School holidays in Jersey have been extended by two days so school staff have more time to prepare for a safe return to the classroom.
Therefore, students will return on Wednesday 6 January.
While the government says medical advice remains that schools should stay open to pupils, the Education Minister has decided, with agreement from fellow Ministers, to give teachers a bit more time to plan for the start of the Spring term and the ongoing Covid-19 pandemic.
"The operational impact of COVID-19 on schools has been significant, both for staff and students.
"Although the medical advice is clear that schools should re-open as planned we are fully aware of the challenges that have been, and are continuing to be placed, on school staff.
"The two-day delay in the return of students in the New Year will enable schools to be properly prepared to commence the new term to the benefit of the safety, learning and well-being of the whole school community.
"We are, of course, closely monitoring the situation daily and if changes need to be made to these arrangements we will notify schools, parents and students at the earliest opportunity.
"I would like to thank all of our teachers and lecturers, their support staff, our school communities, and nursery and childcare staff for the imaginative ways they have tried to make everything as normal as they possibly can for children and young people - filling these tough times with reassurance, care, learning and some festive fun.
"Many of our education establishments have had to manage recent positive COVID-19 cases at one of their busiest times of the year, impressively putting the children and young people in their care first, while also worrying about their own families and the COVID-19 pandemic.
"2020 has been a challenging year for all of us and a tragic one for some, and I would like to thank everyone, from the bottom of my heart, for helping to keep schools open and putting our children first.
"I would like to commend every one of you for rising to the challenges of COVID-19 and responding in such a dedicated and professional manner so that you could operate under the safest conditions possible.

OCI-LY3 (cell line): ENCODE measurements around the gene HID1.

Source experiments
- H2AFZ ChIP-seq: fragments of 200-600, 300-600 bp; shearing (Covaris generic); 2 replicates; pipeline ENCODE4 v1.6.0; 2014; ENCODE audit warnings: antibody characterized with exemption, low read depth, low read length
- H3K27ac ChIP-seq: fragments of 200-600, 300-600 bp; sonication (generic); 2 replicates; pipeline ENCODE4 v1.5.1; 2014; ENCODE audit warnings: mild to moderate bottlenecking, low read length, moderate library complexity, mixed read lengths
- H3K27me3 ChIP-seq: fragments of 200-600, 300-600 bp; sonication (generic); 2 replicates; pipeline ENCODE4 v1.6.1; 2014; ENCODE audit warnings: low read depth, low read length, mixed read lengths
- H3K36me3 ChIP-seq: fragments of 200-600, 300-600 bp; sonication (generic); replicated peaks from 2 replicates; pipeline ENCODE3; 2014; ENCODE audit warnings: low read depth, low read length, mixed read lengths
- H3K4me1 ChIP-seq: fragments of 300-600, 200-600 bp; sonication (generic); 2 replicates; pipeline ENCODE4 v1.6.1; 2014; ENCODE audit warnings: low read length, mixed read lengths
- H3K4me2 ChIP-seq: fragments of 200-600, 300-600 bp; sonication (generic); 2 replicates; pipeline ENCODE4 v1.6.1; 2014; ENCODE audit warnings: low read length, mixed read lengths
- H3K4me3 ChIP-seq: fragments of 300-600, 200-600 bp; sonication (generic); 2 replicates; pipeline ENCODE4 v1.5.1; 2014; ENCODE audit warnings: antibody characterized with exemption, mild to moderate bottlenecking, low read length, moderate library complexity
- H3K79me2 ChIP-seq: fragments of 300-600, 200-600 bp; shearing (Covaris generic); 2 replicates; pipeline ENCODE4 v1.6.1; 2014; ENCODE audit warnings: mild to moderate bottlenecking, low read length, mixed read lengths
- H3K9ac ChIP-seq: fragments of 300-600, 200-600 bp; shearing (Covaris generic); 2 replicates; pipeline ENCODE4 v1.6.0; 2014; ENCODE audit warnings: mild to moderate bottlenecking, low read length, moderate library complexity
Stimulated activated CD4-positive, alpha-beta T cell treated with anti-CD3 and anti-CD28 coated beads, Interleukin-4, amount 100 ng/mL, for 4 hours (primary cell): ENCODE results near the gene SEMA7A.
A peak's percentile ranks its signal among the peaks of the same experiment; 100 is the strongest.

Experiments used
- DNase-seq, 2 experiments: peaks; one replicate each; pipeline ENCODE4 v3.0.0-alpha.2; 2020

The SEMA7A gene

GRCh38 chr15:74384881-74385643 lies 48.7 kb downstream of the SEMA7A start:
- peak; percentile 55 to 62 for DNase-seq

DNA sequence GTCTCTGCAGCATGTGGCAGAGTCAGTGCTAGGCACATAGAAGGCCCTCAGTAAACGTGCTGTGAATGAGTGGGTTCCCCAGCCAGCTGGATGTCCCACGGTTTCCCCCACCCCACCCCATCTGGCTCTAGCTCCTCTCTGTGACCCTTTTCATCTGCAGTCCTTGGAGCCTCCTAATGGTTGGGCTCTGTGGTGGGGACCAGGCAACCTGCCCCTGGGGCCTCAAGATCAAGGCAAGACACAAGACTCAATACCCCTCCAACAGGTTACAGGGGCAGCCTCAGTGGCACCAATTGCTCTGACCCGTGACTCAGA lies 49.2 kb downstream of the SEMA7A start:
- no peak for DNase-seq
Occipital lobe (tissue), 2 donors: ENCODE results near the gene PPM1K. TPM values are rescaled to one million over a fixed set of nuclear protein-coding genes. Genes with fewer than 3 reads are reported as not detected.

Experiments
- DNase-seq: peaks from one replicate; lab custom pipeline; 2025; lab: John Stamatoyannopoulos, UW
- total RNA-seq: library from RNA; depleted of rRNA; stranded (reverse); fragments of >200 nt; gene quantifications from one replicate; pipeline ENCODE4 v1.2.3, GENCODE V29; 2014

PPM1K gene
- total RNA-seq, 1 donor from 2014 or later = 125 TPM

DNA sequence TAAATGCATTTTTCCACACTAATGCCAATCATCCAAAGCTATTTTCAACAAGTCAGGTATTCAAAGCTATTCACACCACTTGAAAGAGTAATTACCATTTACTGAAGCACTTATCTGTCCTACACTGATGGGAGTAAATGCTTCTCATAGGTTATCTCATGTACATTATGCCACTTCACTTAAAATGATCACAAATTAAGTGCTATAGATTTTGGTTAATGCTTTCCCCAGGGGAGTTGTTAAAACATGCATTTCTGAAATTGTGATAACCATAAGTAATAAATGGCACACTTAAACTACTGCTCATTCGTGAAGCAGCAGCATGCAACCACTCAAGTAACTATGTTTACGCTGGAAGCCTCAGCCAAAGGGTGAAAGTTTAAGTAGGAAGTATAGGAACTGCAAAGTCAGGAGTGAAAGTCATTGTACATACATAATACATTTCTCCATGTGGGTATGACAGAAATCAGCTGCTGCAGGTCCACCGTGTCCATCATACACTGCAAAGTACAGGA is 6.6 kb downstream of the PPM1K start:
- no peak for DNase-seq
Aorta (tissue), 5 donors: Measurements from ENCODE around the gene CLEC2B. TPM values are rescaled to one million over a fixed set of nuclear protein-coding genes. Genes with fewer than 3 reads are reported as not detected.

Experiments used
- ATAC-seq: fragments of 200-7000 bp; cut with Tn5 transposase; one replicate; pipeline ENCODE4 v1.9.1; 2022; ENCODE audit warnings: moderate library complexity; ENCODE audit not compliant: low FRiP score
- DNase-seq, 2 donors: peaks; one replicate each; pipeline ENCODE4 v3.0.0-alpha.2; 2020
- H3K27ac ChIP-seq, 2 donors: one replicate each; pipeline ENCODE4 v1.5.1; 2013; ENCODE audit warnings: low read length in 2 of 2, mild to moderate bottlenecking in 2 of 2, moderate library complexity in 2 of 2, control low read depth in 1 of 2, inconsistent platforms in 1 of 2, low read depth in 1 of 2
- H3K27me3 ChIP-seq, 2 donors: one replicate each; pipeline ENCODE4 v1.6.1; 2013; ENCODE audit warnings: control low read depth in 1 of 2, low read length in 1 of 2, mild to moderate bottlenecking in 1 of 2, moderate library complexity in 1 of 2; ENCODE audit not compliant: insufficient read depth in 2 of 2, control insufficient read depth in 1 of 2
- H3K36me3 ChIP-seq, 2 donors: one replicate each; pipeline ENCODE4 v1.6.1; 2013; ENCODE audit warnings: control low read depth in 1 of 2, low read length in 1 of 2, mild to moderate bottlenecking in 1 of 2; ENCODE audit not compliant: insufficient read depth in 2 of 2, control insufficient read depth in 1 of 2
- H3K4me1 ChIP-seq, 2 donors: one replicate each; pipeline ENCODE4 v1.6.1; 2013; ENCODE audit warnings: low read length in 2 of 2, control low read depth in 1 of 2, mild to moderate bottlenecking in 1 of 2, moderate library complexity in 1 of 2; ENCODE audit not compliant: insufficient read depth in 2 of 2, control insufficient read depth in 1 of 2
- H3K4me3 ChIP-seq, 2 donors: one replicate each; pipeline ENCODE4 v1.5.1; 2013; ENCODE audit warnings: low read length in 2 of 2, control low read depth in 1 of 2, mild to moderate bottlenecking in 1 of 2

"I am aware of the complex plans and processes schools have had to draw up and I fully appreciate the pressures this places on schools – yet, they have adapted and managed these demands with such skill and resilience.
"Our school community is made up of an amazing team who all pull together to ensure that schools, colleges and nurseries are safe every day. From headteachers, teachers, lecturers, childcare staff, school, nursery and college support staff and administrators to traffic wardens, cleaners, governors and officials in the CYPES department: all have played a vital role in enabling the Island’s nurseries, schools and colleges to respond and adapt to the COVID-19 pandemic.
"And, of course, not forgetting the parents, carers and families who have shown tremendous support and understanding for teachers, schools, colleges and nurseries throughout these unprecedented times.
"Finally, I would like to thank our children and young people – their resilience and co-operation has also played a huge role in helping to keep schools safely open. I know this Christmas will feel different for many of you – but I want to thank you all and wish you all a Merry Christmas and Happy and Healthy New Year." - Senator Tracey Vallois, Education Minister.
The announcement comes after the NASUWT called for the new school term to be delayed so all pupils can be tested for coronavirus.
The teaching union says stronger action is needed on coronavirus if it wants to put children first.
Average school attendance is down to around 40%. Nearly 7,500 students and more than 4,000 teaching staff are currently working from home.